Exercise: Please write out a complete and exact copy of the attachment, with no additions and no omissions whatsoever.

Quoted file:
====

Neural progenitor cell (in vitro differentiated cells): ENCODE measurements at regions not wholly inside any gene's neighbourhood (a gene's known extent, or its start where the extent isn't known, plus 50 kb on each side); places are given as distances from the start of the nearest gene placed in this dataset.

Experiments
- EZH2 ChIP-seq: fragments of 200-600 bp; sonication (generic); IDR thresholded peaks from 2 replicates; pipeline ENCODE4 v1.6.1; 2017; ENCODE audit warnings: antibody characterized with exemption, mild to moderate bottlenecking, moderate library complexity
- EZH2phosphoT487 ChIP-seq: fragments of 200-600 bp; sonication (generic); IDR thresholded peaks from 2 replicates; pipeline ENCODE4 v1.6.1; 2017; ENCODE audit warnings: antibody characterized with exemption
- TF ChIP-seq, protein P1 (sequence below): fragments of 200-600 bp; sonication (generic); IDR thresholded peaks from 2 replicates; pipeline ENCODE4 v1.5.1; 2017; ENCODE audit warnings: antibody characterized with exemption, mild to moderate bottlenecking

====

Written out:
Neural progenitor cell (in vitro differentiated cells): ENCODE measurements at regions not wholly inside any gene's neighbourhood (a gene's known extent, or its start where the extent isn't known, plus 50 kb on each side); places are given as distances from the start of the nearest gene placed in this dataset.

Experiments
- EZH2 ChIP-seq: fragments of 200-600 bp; sonication (generic); IDR thresholded peaks from 2 replicates; pipeline ENCODE4 v1.6.1; 2017; ENCODE audit warnings: antibody characterized with exemption, mild to moderate bottlenecking, moderate library complexity
- EZH2phosphoT487 ChIP-seq: fragments of 200-600 bp; sonication (generic); IDR thresholded peaks from 2 replicates; pipeline ENCODE4 v1.6.1; 2017; ENCODE audit warnings: antibody characterized with exemption
- TF ChIP-seq, protein P1 (sequence below): fragments of 200-600 bp; sonication (generic); IDR thresholded peaks from 2 replicates; pipeline ENCODE4 v1.5.1; 2017; ENCODE audit warnings: antibody characterized with exemption, mild to moderate bottlenecking